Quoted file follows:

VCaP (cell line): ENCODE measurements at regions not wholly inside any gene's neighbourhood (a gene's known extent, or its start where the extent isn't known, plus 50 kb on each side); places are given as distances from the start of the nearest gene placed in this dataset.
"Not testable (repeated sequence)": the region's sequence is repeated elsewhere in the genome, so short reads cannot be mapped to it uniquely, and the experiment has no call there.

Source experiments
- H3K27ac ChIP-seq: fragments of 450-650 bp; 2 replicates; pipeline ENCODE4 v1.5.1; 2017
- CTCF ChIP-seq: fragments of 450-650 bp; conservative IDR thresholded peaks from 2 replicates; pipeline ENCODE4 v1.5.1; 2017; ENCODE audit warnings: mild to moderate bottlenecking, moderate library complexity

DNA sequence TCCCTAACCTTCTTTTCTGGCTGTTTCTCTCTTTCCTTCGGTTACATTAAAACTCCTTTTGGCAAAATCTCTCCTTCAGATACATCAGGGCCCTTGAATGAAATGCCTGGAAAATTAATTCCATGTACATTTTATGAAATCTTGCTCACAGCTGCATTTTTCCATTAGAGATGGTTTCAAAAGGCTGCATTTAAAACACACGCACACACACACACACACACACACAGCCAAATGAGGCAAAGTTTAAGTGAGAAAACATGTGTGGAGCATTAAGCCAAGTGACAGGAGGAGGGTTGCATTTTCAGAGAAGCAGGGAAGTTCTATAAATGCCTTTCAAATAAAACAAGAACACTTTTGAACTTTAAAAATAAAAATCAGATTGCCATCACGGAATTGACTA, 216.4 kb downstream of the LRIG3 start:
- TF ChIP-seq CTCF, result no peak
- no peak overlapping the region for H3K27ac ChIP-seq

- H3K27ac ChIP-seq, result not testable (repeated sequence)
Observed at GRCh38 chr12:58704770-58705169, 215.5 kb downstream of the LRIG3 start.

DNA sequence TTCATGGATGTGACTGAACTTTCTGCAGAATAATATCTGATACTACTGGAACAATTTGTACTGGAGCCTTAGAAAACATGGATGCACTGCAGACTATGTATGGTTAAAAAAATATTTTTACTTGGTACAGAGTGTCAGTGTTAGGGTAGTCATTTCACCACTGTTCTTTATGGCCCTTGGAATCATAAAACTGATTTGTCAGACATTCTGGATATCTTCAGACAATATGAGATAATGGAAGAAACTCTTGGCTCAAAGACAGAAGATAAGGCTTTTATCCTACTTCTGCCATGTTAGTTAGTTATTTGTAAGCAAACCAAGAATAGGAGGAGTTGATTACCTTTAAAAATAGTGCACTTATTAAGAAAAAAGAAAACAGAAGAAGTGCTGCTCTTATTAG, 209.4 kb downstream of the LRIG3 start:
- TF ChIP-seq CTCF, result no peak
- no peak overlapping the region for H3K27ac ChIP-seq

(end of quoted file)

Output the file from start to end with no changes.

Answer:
VCaP (cell line): ENCODE measurements at regions not wholly inside any gene's neighbourhood (a gene's known extent, or its start where the extent isn't known, plus 50 kb on each side); places are given as distances from the start of the nearest gene placed in this dataset.
"Not testable (repeated sequence)": the region's sequence is repeated elsewhere in the genome, so short reads cannot be mapped to it uniquely, and the experiment has no call there.

Source experiments
- H3K27ac ChIP-seq: fragments of 450-650 bp; 2 replicates; pipeline ENCODE4 v1.5.1; 2017
- CTCF ChIP-seq: fragments of 450-650 bp; conservative IDR thresholded peaks from 2 replicates; pipeline ENCODE4 v1.5.1; 2017; ENCODE audit warnings: mild to moderate bottlenecking, moderate library complexity

DNA sequence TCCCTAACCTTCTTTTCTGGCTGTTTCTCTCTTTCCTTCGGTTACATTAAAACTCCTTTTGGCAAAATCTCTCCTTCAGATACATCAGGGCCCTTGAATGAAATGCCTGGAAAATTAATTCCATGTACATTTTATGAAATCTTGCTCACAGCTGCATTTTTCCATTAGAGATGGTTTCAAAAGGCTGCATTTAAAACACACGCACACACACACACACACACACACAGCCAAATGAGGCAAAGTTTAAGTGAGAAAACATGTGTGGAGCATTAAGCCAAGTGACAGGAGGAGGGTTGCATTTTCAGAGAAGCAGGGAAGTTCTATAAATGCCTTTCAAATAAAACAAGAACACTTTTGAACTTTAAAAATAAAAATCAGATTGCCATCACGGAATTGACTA, 216.4 kb downstream of the LRIG3 start:
- TF ChIP-seq CTCF, result no peak
- no peak overlapping the region for H3K27ac ChIP-seq

- H3K27ac ChIP-seq, result not testable (repeated sequence)
Observed at GRCh38 chr12:58704770-58705169, 215.5 kb downstream of the LRIG3 start.

DNA sequence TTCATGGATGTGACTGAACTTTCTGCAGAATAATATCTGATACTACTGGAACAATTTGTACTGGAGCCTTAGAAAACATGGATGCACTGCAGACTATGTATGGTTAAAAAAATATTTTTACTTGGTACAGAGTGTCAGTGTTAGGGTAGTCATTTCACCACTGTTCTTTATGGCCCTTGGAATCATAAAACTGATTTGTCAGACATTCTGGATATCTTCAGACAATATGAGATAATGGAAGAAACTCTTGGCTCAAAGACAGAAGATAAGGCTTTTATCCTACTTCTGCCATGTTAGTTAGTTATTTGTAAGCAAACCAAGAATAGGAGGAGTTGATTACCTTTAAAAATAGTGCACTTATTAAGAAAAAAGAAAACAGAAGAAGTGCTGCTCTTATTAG, 209.4 kb downstream of the LRIG3 start:
- TF ChIP-seq CTCF, result no peak
- no peak overlapping the region for H3K27ac ChIP-seq